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README.md

README.md

Monadic Parsing in Haskell (Maybe)

18 Feb 2012

"Monadic Parsing in Haskell" is an excellent tutorial by Erik Meijer and Graham Hutton on defining recursive descent parsers in Haskell.

Something I found interesting about the paper was the choice to represent the success of a parser as a single-element list of results, and the failure of a parser as an empty list of results. I like to use optional types (e.g. Haskell's Maybe or Scala's Option) to represent these all-or-nothing cases, and in this article I explore the switch to such pattern.

A type for parsers

From the paper, we get a defined parser type and a single-character consuming parser:

newtype Parser a = Parser (String -> [(a,String)])

item :: Parser Char
item  = Parser (\cs -> case cs of
                          ""     -> []
                          (c:cs) -> [(c,cs)])

Replacing the result list with a Maybe is straightforward:

newtype Parser a = Parser (String -> Maybe (a,String))

item :: Parser Char
item  = Parser (\cs -> case cs of
                          ""     -> Nothing
                          (c:cs) -> Just (c,cs))

A monad of parsers

Next, the Parser is made into a Monad, and things start to get tricky:

instance Monad Parser where
   return a = Parser (\cs -> [(a,cs)])
   p >>= f  = Parser (\cs -> concat [parse (f a) cs' |
                                (a,cs') <- parse p cs])

The list comprehension used in the (>>=) function takes a bit of work to mentally parse. Let's break it down. Keep in mind the type of this function, which is Parser a -> (a -> Parser b) -> Parser b.

instance Monad Parser where
   return a = Parser (\cs -> [(a,cs)])
   p >>= f  = Parser (\cs -> concat [parse (f a) cs' |
                                (a,cs') <- parse p cs])
  • First, the parser p is deconstructed to extract a function of type String -> [(a,String)]
  • Next, this function is applied to the string cs to get a tuple (a,cs') of type (a,String)
instance Monad Parser where
   return a = Parser (\cs -> [(a,cs)])
   p >>= f  = Parser (\cs -> concat [parse (f a) cs' |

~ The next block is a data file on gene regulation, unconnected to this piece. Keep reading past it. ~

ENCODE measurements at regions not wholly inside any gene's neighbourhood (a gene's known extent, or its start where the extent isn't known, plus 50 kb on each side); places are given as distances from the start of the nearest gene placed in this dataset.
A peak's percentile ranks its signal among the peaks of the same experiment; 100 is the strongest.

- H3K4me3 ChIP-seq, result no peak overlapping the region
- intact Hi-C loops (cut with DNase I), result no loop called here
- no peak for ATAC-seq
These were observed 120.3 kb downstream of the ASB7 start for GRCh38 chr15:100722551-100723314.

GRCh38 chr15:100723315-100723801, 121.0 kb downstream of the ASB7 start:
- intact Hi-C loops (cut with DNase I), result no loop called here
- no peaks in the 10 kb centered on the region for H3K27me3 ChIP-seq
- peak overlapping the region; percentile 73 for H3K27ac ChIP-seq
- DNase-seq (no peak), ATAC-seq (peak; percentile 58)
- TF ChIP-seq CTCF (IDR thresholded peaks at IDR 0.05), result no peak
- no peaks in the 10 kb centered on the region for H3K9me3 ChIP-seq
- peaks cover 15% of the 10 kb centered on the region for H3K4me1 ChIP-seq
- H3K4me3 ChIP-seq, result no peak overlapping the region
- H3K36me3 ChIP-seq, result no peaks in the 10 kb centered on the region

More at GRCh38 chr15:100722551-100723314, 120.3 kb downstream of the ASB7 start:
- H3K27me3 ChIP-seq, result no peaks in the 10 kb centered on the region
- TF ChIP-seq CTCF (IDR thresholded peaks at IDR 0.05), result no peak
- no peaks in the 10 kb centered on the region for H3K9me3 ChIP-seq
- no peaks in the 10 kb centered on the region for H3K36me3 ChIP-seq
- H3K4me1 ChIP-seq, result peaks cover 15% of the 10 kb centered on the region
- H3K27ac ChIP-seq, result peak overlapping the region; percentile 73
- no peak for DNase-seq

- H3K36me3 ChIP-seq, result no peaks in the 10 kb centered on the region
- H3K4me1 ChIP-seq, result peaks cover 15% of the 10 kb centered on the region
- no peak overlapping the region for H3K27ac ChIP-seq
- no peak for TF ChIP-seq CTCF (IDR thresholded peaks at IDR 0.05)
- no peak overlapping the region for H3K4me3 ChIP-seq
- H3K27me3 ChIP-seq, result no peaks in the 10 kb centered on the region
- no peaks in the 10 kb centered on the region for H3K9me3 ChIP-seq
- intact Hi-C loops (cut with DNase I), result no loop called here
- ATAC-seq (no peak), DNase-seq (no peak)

(a,cs') <- parse p cs])
  • The function f, which has type a -> Parser b, is applied to the tuple's first element, a
  • The resulting Parser b is deconstructed via parse
  • The extracted b, of type String -> [(b,String)] is applied to the string cs'
instance Monad Parser where
   return a = Parser (\cs -> [(a,cs)])
   p >>= f  = Parser (\cs -> concat [parse (f a) cs' |
                                (a,cs') <- parse p cs])
  • Finally, the whole thing is concatenated into a list (which has length zero or one) of tuples, with type [(b,String)]

Now the fun part, switching from a list to a Maybe as defined above:

instance Monad Parser where
  return a = Parser (\cs -> Just (a,cs))
  p >>= f  = Parser (\cs -> case parse p cs of
                              Nothing      -> Nothing
                              Just (a,cs') -> parse (f a) cs')

This is a bit easier to parse in my head, and it is more apparent to me both how the binding works and that the return type will be Parser b.

Choice combinators

The rest of the changes are trivial, and in many cases no changes are needed at all.

class Monad m => MonadZero m where
  zero :: m a

instance MonadZero Parser where
  zero   = Parser (\cs -> Nothing)

class MonadZero m => MonadPlus m where
  (++) :: m a -> m a -> m a

instance MonadPlus Parser where
  p ++ q = Parser (\cs -> case parse p cs of
                            Just (a,cs') -> Just (a,cs')
                            Nothing      -> parse q cs)

Recursion combinators

string       :: String -> Parser String
string ""     = return ""
string (c:cs) = do {char c; string cs; return (c:cs)}